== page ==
The Third Session of the Conference of the Parties to the U.N. Framework
Convention on Climate Change in Kyoto, Japan, was but one client of NOAA that needed quick and authoritative information on century scale climate perspectives in a near-real-time mode. NCDC was able to offer help, and this work documents the methodology which has been used since that time. It seems paradoxical that we need near-real-time data for a system that responds as slowly as climate, but recent paleoclimatic evidence and the recent warmth of the globe suggest that this paradigm is not always justified. Moreover, as nations struggle to develop
effective environmental policies, the observed data become a critical part of these ongoing discussions; and the meteorological infrastructure of the globe is also geared to real-time operation. Therefore, both the need for, and the capability for delivering near-real-time climatic analyses are quite real. In fact, timely climatic information (provided when there is a maximum of interest) may be the best way to provide the most reliable information to the greatest
number of people.
Surface Land Temperatures
Surface land air temperature (LAT) climatology (at instrument shelter height) is derived from the Global Historical Climatology Network version 2 data set (GHCN, Peterson and Vose 1997). GHCN v.2 includes previously unavailable Colonial Era data that fill in data sparse times and places (Peterson and Griffiths 1997).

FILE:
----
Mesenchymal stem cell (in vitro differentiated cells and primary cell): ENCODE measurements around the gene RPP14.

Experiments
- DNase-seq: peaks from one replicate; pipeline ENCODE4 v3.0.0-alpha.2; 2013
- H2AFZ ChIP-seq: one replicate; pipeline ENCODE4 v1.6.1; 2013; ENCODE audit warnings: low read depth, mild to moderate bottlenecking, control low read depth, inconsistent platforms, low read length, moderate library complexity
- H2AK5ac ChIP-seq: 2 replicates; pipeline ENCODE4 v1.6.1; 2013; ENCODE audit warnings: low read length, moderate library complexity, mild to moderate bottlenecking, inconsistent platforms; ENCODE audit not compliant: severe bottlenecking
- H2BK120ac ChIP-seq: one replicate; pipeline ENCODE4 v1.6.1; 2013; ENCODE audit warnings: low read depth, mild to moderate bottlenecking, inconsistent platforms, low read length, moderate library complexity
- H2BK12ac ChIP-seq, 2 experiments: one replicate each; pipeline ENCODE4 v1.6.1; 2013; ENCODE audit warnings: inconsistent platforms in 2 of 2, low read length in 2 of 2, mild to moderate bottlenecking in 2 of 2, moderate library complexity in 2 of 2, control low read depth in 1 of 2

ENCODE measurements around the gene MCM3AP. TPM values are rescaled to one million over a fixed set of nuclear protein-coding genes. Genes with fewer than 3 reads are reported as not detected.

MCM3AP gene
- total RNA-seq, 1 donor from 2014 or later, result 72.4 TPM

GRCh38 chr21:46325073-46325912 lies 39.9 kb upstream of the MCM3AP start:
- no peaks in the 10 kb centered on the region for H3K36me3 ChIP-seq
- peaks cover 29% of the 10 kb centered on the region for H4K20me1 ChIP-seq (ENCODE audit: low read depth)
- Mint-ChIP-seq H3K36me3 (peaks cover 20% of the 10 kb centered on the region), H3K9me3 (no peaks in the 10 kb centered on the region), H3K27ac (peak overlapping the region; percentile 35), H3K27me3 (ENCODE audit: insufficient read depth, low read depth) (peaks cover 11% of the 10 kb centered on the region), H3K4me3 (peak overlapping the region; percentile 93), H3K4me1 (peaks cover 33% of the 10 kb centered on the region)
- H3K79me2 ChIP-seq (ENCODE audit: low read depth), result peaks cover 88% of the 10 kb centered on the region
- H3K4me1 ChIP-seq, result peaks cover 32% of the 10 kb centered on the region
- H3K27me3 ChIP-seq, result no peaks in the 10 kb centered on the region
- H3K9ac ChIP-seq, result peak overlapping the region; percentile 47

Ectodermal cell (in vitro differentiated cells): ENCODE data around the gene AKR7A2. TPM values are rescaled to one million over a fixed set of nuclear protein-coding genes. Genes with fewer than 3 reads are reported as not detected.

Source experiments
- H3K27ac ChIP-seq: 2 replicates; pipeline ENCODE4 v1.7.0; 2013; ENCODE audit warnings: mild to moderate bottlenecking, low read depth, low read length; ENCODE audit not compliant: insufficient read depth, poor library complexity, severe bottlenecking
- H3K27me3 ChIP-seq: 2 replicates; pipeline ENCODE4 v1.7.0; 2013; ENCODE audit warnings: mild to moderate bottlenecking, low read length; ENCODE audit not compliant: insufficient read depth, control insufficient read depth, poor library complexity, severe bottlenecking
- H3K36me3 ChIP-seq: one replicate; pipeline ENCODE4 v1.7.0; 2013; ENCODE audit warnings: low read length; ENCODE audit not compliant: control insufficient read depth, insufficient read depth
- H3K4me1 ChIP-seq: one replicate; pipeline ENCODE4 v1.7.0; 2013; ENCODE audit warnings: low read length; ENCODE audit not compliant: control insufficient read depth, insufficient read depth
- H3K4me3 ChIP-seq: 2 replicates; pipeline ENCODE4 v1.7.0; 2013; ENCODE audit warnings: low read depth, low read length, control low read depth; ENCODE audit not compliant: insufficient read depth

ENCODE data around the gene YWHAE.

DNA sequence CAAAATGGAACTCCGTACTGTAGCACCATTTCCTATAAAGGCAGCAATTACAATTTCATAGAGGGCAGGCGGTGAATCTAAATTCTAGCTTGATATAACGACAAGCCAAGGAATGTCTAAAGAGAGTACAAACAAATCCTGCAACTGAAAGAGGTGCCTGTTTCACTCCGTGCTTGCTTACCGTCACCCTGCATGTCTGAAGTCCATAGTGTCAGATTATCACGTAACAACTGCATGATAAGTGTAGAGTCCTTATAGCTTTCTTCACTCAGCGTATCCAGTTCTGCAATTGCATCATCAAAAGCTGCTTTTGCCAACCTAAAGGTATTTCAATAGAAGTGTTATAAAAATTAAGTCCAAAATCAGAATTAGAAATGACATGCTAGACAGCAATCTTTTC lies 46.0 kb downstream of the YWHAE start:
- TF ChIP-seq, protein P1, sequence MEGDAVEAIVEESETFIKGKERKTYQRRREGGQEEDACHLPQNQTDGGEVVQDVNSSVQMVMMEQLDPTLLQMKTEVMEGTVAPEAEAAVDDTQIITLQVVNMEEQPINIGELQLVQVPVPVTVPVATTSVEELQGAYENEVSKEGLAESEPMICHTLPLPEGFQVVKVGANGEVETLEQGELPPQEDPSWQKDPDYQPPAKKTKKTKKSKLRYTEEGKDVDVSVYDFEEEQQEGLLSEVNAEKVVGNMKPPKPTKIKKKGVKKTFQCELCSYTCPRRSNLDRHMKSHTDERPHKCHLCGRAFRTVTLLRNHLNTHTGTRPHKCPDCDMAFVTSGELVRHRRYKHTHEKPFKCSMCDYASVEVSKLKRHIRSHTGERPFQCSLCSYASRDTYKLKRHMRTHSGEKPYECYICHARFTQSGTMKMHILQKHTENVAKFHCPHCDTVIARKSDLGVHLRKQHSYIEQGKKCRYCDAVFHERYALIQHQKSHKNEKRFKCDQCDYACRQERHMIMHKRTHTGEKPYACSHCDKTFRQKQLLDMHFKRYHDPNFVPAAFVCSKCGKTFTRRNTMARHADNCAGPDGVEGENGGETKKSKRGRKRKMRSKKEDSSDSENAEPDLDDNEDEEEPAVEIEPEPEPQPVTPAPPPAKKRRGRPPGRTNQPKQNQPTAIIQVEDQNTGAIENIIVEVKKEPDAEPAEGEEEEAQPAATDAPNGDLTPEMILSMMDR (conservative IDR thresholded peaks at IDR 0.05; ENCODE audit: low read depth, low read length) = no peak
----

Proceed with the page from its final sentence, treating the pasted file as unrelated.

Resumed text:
All data are processed via the Climate Analysis System (CAS) developed at NCDC. The update system subjects the most recent data to a rigorous quality control (Peterson et al. 1998a). Its unique duplicate preservation scheme preserves the integrity of the input data streams (Peterson and Vose 1997). The First-Difference area averaging technique thrives on these duplicates and maximizes the global data available for analysis (Peterson et al. 1998b). Homogeneity adjustment procedures developed over several years assures objective, reproducibly homogeneous time series (Peterson and Easterling 1994, Easterling and Peterson 1995, Peterson et al. 1998c). Data volume varies from several hundred stations per year to several thousand (Peterson and Vose, 1997).
For 1997, over 14,000 individual station monthly records are used in the
analysis to produce 5x5 degree grid box data that are summarized into
hemispheric and global averages.
Sea Surface Temperatures
The Global Ocean Surface Temperature Atlas (GOSTA, Bottomley et al. 1990), provides a century+ global record of 5x5 degree grid box in situ Sea Surface Temperature (SST) means by year through 1996. For this application, we use the U. K. Meteorological Office version, called UKMO HSST in the form of anomalies with respect to a 1961-90 averaging period (Folland et al. 1993). For near real time updates, the most timely and geographically complete data available are the National Centers for Environmental Prediction - Optimum Interpolation (NCEP OI)
blended satellite, ship and buoy SST data set (Reynolds and Smith 1994), also in monthly 5x5 degree grid box format, available for all years since 1982. NCDC produced global averages and the accompanying anomaly series from both data sets. To produce a long time series (beginning in 1880) with maximum contemporary coverage, these two SST data sets are combined.